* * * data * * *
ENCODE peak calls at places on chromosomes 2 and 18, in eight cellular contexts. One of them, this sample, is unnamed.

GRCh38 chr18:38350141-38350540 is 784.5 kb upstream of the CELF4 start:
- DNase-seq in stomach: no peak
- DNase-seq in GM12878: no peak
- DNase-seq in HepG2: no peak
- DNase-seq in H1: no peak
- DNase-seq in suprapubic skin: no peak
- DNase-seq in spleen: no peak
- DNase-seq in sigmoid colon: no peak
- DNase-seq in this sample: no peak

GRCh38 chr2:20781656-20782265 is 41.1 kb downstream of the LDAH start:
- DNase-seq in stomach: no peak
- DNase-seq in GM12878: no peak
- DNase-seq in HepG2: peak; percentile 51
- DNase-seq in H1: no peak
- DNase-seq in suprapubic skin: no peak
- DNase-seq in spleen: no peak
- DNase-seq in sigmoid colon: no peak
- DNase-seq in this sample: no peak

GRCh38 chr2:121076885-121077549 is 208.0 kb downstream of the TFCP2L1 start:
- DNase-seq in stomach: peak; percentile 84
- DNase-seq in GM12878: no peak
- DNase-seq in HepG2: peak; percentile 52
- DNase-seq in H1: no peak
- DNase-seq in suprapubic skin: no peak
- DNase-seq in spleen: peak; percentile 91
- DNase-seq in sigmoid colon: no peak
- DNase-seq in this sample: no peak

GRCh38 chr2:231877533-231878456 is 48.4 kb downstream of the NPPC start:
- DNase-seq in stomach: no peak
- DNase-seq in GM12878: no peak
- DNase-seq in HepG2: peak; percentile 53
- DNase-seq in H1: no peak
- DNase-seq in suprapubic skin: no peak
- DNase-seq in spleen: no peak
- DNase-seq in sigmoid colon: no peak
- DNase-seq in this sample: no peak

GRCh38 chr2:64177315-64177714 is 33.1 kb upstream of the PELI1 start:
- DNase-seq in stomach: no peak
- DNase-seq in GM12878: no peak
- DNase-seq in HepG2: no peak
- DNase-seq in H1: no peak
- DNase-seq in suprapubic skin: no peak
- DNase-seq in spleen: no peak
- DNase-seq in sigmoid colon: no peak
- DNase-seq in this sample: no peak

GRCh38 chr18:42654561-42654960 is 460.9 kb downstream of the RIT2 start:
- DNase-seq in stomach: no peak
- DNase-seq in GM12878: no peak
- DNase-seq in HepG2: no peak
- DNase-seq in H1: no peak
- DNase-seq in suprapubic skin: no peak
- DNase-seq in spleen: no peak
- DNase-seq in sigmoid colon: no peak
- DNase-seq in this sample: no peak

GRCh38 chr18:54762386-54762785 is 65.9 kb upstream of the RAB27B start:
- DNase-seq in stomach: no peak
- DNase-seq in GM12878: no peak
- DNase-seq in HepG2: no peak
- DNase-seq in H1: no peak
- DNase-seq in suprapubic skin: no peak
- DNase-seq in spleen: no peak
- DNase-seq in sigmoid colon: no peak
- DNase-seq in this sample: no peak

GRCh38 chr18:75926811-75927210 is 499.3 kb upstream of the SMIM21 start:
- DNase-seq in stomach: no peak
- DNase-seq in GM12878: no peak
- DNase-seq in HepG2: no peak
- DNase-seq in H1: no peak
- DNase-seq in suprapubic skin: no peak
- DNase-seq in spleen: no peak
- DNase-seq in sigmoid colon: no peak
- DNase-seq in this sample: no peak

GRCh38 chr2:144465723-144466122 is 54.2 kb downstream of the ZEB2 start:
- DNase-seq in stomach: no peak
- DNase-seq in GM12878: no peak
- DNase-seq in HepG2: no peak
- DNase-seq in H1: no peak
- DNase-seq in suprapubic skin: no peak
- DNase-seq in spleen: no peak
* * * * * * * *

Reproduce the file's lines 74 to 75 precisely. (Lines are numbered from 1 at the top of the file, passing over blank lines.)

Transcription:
GRCh38 chr2:144465723-144466122 is 54.2 kb downstream of the ZEB2 start:
- DNase-seq in stomach: no peak